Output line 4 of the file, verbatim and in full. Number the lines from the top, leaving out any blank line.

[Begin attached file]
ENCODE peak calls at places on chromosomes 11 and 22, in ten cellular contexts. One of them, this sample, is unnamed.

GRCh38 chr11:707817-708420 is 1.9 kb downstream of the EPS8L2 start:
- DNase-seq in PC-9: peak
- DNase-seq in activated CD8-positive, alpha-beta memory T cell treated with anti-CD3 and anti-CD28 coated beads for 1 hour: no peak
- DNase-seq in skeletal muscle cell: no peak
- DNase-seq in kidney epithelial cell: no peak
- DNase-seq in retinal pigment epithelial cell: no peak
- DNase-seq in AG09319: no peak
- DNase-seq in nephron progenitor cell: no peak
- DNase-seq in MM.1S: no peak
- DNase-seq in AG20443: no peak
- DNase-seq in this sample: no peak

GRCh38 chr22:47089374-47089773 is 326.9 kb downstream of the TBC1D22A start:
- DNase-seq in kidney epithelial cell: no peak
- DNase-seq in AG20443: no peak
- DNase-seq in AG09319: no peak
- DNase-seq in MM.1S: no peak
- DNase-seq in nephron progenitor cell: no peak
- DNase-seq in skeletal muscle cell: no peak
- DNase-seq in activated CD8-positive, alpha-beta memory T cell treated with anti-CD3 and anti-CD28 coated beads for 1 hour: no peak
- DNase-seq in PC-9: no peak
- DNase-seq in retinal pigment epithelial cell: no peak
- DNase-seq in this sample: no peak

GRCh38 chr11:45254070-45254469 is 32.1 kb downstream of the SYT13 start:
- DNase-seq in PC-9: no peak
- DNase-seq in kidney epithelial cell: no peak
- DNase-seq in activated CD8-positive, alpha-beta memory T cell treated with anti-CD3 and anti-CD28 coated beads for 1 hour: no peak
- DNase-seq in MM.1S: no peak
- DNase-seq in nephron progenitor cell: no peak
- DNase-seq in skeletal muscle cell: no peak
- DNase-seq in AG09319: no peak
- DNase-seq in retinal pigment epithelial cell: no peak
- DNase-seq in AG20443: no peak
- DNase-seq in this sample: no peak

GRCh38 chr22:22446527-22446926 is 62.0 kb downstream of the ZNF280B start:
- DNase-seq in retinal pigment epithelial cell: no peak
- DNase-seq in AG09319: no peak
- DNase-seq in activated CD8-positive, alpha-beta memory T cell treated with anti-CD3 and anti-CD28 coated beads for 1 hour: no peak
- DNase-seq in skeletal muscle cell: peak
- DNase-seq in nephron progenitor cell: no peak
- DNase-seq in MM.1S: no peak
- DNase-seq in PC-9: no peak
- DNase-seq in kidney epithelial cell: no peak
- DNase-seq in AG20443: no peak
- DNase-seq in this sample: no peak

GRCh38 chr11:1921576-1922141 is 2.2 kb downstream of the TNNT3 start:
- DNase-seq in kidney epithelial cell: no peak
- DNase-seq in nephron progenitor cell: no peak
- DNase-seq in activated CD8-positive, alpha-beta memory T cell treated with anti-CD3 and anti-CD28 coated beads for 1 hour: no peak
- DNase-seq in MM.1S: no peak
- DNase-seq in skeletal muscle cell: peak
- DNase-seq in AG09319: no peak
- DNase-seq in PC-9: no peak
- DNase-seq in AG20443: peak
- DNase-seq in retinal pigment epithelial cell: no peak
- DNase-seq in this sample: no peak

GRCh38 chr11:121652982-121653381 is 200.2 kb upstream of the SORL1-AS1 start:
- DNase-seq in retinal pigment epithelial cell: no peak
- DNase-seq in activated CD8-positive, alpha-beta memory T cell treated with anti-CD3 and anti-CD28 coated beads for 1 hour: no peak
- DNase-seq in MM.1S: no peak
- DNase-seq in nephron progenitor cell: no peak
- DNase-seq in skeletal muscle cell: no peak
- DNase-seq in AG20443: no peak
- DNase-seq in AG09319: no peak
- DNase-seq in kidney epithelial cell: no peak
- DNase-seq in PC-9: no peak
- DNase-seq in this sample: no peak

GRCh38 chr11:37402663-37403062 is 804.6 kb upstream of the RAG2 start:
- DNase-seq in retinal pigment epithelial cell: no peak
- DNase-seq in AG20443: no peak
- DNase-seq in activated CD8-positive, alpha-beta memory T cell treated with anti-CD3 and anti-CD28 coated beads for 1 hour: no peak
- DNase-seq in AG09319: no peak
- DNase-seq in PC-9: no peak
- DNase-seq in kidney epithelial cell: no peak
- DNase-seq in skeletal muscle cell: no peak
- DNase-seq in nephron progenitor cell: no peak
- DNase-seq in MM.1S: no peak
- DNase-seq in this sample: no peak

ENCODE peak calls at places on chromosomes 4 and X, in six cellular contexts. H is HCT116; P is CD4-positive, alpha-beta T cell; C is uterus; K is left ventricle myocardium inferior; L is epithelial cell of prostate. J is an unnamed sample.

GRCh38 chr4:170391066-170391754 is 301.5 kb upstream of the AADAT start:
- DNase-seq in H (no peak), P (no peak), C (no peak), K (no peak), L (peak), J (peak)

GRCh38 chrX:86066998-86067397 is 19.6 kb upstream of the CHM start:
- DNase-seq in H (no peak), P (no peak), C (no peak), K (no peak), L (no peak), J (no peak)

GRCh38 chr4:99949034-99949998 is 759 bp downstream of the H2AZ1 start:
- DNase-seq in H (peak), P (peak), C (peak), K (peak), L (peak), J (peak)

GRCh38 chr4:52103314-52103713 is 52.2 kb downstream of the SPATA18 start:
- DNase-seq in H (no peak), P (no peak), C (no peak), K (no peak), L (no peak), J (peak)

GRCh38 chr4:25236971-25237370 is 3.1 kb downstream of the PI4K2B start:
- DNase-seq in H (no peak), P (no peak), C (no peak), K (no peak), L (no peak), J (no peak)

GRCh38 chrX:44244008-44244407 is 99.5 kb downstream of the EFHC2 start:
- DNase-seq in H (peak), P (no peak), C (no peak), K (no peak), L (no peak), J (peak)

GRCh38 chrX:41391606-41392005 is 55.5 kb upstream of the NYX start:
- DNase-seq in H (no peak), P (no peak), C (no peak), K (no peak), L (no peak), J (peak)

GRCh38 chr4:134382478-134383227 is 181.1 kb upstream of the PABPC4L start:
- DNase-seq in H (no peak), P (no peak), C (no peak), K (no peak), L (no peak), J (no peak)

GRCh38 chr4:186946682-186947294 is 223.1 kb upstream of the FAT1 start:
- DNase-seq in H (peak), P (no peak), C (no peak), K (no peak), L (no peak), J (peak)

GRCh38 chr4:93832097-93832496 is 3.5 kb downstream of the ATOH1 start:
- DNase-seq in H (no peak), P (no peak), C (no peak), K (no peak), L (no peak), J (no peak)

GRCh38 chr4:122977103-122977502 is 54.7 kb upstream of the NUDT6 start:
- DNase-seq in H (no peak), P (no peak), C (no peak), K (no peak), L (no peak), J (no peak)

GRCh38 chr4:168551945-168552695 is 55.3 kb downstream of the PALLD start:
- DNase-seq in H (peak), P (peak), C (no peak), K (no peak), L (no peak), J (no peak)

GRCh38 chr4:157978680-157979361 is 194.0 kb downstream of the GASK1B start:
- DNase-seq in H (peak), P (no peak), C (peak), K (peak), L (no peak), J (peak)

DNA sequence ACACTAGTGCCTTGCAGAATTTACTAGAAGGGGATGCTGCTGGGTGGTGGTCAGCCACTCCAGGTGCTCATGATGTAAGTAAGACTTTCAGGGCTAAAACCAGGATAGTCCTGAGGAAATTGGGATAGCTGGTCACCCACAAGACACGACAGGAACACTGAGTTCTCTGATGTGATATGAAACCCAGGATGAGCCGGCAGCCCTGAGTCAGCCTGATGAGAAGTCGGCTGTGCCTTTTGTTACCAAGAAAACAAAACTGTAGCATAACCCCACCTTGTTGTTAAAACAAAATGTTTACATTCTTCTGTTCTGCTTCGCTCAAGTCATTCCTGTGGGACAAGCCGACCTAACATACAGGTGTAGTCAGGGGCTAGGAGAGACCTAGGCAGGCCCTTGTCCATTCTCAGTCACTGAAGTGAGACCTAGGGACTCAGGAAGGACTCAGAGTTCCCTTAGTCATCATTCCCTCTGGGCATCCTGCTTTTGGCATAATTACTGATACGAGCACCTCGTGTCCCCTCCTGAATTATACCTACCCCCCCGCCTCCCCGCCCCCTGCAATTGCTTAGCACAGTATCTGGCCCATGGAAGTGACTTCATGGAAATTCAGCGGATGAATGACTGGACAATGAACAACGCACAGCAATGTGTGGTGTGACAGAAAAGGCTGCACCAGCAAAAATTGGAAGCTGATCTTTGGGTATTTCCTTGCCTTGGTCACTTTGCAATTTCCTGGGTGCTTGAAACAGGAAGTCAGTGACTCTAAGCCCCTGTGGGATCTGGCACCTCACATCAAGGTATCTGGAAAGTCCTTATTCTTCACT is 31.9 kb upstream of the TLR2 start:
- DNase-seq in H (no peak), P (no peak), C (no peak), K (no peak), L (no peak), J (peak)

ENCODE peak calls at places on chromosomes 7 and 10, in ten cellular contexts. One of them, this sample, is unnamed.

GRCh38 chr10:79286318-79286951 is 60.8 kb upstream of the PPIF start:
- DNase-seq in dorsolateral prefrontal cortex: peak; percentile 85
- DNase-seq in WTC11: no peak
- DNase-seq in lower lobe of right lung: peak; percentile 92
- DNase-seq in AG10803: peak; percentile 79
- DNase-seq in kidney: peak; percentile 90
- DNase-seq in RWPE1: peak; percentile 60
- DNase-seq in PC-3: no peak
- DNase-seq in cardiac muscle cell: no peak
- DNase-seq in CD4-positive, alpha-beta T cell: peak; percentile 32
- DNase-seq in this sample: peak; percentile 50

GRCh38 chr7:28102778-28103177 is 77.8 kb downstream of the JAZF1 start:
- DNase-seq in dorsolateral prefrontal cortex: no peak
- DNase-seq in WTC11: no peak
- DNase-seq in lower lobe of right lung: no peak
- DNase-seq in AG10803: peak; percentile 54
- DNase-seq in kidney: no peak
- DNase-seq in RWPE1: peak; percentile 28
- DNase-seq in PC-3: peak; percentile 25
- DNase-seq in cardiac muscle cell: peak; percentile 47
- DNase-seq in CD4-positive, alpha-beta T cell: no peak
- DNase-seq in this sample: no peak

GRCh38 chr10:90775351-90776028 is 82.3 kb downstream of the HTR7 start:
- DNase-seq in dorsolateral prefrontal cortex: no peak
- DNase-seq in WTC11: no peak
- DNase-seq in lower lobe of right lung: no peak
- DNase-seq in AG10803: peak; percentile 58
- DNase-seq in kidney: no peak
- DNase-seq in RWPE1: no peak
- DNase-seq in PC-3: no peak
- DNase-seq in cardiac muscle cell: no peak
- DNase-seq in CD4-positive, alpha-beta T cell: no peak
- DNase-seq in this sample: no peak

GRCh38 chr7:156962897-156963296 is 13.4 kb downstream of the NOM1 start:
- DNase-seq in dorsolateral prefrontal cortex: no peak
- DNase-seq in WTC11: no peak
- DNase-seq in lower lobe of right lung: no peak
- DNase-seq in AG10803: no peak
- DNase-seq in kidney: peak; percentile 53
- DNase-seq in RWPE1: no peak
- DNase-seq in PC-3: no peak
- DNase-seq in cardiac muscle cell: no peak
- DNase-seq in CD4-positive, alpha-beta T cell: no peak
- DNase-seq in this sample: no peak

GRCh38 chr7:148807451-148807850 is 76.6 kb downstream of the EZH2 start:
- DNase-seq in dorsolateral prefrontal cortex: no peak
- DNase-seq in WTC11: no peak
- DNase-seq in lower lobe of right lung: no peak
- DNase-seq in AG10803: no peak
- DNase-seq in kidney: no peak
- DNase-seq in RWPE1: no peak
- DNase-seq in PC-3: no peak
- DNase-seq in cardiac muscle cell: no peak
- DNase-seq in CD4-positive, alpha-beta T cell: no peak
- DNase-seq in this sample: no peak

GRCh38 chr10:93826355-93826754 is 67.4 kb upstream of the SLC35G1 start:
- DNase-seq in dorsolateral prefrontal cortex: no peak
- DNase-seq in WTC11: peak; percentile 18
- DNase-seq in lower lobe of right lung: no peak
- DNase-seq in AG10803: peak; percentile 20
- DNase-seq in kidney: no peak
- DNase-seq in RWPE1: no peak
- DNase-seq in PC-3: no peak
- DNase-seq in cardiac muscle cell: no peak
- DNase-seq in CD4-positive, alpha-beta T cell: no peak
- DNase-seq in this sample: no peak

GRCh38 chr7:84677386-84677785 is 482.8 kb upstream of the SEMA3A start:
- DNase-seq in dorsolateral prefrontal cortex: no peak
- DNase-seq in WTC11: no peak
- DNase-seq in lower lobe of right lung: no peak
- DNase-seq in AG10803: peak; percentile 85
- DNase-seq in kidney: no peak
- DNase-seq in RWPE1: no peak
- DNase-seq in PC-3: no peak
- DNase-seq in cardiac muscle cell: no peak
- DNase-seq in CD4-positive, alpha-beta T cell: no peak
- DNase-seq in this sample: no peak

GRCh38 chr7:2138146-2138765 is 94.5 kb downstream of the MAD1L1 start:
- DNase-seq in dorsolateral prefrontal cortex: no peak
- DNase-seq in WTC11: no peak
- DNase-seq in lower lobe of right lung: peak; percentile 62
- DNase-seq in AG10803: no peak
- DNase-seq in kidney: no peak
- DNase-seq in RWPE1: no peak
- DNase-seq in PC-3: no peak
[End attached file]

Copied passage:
- DNase-seq in activated CD8-positive, alpha-beta memory T cell treated with anti-CD3 and anti-CD28 coated beads for 1 hour: no peak